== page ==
HTMLDoc will dynamically parse Postscript (PDF 1.6) documents from correctly written Hypertext (HTML 3.2). This will allow you to generate PDF files on-the-fly, without having to spend hours setting up your server environment or having to pay enormous sums of money to acquire said capability. It can be used for all type of documents, from receipts and invoices, to brochures and documentation, and much more.
In this tutorial, you will learn what is needed to install HTMLDoc on CoreOS.
Once HTMLDoc has been installed, we shall continue by creating a simple one-page document, an HTML template we will generate our first PDF document from.
For this tutorial, we will be working with Vultr’s CoreOS 1024MB Stable x64 server with IPv4 and at least 1024MB memory. Keep in mind, this works the same with IPv6 only servers as well.
Log in as
root and spawn a container to get started.
Now, install HTMLDoc.
# yum install htmldoc -y
Since the next example uses Nano, we will install it now.
# yum install nano -y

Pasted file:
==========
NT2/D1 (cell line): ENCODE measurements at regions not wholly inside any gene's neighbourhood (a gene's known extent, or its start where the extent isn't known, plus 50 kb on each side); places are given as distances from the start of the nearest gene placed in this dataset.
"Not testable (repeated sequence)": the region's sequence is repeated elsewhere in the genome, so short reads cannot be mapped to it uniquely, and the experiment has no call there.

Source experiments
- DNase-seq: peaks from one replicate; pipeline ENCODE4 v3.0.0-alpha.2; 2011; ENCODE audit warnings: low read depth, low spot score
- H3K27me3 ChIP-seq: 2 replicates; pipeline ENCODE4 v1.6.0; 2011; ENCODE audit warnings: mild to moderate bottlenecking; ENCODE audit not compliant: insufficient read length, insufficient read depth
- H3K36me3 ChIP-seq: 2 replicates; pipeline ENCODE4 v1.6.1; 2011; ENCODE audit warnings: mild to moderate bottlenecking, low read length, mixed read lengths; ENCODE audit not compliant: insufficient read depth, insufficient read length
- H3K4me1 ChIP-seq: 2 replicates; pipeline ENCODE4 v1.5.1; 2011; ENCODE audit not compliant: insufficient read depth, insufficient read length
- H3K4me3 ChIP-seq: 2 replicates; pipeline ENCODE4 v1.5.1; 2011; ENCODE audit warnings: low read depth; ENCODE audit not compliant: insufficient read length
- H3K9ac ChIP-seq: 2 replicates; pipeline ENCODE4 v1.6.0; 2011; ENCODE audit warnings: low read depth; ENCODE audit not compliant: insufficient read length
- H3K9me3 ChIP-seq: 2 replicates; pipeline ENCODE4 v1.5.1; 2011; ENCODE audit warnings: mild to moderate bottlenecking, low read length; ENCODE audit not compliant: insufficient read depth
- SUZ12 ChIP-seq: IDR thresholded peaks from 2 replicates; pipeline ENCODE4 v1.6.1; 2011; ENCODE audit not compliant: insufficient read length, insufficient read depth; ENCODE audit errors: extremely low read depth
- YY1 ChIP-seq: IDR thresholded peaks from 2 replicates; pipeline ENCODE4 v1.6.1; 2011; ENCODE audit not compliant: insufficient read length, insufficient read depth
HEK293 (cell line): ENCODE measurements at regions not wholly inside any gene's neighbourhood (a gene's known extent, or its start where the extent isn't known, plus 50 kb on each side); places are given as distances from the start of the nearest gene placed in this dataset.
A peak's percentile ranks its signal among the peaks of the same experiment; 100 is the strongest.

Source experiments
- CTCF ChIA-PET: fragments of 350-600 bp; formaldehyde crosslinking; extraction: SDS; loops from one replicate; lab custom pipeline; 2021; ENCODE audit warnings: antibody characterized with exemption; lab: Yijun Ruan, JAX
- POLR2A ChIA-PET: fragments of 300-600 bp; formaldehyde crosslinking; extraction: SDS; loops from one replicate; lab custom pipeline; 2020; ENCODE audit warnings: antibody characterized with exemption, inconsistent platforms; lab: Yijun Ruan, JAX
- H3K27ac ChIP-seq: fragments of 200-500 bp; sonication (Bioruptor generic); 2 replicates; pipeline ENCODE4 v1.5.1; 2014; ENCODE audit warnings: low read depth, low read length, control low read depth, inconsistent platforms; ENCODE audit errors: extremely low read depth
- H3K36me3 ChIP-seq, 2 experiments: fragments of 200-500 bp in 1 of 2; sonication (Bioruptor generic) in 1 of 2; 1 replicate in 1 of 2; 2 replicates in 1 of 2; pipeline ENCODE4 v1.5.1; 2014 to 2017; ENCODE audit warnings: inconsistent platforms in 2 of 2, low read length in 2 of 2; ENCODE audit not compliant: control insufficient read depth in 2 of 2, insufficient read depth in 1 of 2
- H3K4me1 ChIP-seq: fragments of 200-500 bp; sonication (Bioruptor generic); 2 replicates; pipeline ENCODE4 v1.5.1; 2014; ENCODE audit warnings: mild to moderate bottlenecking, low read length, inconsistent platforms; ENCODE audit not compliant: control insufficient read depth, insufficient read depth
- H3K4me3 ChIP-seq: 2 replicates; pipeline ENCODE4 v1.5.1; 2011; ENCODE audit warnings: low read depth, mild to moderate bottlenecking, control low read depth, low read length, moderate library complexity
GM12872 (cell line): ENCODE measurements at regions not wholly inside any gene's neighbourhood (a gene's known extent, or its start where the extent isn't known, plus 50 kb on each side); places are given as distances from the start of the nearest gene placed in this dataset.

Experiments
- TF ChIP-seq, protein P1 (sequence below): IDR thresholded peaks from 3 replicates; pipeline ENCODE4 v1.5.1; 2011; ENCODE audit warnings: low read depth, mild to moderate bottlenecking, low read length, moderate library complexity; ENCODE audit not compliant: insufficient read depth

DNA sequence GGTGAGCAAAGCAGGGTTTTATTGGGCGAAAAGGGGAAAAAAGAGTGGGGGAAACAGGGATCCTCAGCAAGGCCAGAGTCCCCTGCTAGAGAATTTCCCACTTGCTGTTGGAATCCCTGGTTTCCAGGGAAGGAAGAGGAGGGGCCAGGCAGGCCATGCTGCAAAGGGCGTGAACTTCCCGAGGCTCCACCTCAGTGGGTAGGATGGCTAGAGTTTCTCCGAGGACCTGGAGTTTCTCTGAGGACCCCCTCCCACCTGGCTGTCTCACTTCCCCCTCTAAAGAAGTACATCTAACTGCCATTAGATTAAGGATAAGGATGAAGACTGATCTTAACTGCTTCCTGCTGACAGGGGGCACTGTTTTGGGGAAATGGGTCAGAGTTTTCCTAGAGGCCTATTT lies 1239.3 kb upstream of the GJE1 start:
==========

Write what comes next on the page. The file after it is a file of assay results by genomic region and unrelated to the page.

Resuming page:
You can now start generating PDF documents on-the-fly.
Let’s quickly test this newfound capability from the command-line. Move over to the
/tmp/ directory for testing:
Now, let’s create a simple HTML document, which we will use to generate a PDF document. We can call it
Add the following HTML markup to it:
<html> <head> <title>My first PDF from HTML</title> </head> <body> This is the body of my first PDF document made from HTML. </body> </html>
Save it by hitting CTRL + X to exit Nano editor, then input
y to save the changes. You can now instruct HTMLDoc to parse a PDF document from your
htmldoc --webpage -f postscript-output.pdf markup-source.html
You will now have a new file named
postscript-output.pdf with a title of "My first PDF from HTML" and a body of "This is the body of my first PDF document made from HTML". Congratulations, you have learned how to turn simple HTML markup to highly transportable PostScript PDF documents.